There are also new proposals to reduce the pull factor that our benefits system exerts across Europe by allowing instant access to welfare from the day someone arrives. People said that Europe would not even recognise that we had this problem, but the text explicitly recognises that welfare systems can act as an unnatural draw to come to this country.

Our manifesto set out four objectives to solve this problem; I mentioned these at Prime Minister’s questions. We had already delivered on two of them within months of the general election. Already, EU migrants will no longer be able to claim universal credit—the new unemployment benefit—while looking for work. And if those coming from the EU have not found work within six months, they can now be required to leave.

In these texts, we have secured proposals for the other two areas. If someone comes from another country in Europe, leaving their family at home, they will have their child benefit paid at the local rate, not at the generous British rate. And crucially, we have made progress on reducing the draw of our generous in-work benefits. People said that it would be impossible to end the idea of something for nothing and that a four-year restriction on benefits was completely out of the question, but that is now what is in the text—an emergency brake that will mean people coming to Britain from within the EU will have to wait four years until they have full access to our benefits. The European Commission has said very clearly that Britain qualifies already to use this mechanism, so, with the necessary legislation, we would be able to implement it shortly after the referendum.

Finally, let me be absolutely clear about the legal status of these changes that are now on offer. People said we would never get something that was legally binding—but this plan, if agreed, will be exactly that. These changes will be binding in international law, and will be deposited at the UN. They cannot be changed without the unanimous agreement of every EU country—and that includes Britain. So when I said I wanted change that is legally binding and irreversible, that is what I have got. And, in key areas, treaty change is envisaged in these documents.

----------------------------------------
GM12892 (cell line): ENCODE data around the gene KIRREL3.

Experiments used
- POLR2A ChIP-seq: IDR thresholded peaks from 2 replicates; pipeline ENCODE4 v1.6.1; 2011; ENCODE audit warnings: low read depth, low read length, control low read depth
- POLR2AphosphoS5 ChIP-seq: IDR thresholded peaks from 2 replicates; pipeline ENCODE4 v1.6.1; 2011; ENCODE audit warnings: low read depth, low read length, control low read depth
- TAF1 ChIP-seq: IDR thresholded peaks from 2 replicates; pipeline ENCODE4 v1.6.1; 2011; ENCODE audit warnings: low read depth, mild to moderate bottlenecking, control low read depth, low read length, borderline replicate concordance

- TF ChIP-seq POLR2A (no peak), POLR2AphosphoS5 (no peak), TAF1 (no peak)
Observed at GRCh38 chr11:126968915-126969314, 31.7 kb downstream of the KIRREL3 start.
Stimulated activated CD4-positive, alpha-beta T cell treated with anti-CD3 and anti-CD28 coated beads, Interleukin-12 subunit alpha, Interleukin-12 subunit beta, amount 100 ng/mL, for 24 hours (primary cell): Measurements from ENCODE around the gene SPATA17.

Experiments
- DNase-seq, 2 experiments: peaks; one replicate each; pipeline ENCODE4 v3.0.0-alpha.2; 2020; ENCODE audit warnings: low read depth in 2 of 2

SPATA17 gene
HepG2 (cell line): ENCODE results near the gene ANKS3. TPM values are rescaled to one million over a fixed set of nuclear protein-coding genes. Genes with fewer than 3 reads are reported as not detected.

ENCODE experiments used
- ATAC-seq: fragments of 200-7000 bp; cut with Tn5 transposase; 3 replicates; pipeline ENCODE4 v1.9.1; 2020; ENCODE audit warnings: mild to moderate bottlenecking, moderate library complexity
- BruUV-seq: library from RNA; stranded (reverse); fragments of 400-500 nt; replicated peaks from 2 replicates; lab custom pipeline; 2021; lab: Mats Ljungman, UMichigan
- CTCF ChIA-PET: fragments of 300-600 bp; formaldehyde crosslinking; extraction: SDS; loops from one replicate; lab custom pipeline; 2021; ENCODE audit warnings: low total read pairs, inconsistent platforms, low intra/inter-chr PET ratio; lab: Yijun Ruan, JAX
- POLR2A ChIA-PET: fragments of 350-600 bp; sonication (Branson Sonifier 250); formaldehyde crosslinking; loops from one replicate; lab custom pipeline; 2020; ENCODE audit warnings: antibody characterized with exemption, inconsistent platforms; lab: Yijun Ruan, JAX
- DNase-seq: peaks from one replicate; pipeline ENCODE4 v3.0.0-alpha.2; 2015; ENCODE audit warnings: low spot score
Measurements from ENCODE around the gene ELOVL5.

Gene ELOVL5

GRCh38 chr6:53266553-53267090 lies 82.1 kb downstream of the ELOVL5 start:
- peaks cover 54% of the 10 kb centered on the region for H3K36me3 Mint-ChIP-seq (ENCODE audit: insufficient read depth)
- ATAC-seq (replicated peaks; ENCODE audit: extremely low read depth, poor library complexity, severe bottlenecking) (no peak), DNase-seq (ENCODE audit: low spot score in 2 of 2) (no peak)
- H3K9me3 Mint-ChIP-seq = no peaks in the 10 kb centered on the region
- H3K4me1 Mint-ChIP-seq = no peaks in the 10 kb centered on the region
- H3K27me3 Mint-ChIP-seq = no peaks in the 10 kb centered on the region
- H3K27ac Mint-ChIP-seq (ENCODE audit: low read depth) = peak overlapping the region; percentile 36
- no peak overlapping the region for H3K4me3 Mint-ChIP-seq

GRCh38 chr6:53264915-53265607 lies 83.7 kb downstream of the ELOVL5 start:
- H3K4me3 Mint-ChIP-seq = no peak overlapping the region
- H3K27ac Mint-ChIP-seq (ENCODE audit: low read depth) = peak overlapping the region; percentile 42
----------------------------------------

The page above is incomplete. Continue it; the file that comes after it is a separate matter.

I believe we are making real progress in all four areas—but the process is far from over. There are details that are still to be pinned down and intense negotiations to try and agree the deal with 27 other countries. It will require hard work, determination and patience to see it through. But I do believe that with these draft texts, and with all the work that we have done with our European partners, Britain is getting closer to the decision point. It is, of course, right that this House should debate these issues in detail. So in addition to this statement, and of course a statement following the Council later this month, the Government will also make time for a full day’s debate on the Floor of the House.

As we approach this choice, let me be clear about two things. First, I am not arguing, and I will never argue, that Britain could not survive outside the European Union. We are the fifth largest economy in the world and the biggest defence player in Europe, with one of the most of extensive and influential diplomatic networks on the planet. The question is not could Britain succeed outside the European Union; it is how will we be most successful? How will Britain be most prosperous? How will we create the most jobs? How will we have the most influence on the rules that shape the global economy and affect us? How we will be most secure? I have always said that the best answers to those questions can be found within a reformed European Union. But let me say again that if we cannot secure these changes, I rule nothing out.

Secondly, even if we secured these changes, you will never hear me say that this organisation is now fixed—far from it. There will be many things that remain to be reformed, and Britain would continue to lead the way. We would continue to make sure that Europe works for the countries of Europe, for the businesses of Europe, for the peoples of Europe and, crucially, for the British people who want to work, have security, get on, and make the most of their lives.

So if we stay, Britain will be in there keeping a lid on the budget, protecting our rebate, stripping away unnecessary regulation and seeing through the commitments we have secured in this renegotiation, ensuring that Britain truly can have the best of both worlds: in the parts of Europe that work for us, and out of those that do not; in the single market; free to travel around Europe; and part of an organisation where co-operation on security and trade can make Britain and its partners safer and more prosperous, but with guarantees that we will never be part of the euro, never be part of Schengen, never be part of a European army, never be forced to bail out the eurozone with our taxpayers’ money, and never be part of a European superstate.

That is the prize on offer—a clear path that can lead to a fresh settlement for Britain in a reformed European Union: a settlement that will offer the best future for jobs, security and strength for our country; a settlement which, as our manifesto promised nearly a year ago, will offer families in our country security at every stage of their lives. That is what we are fighting for, and I commend this statement to the House.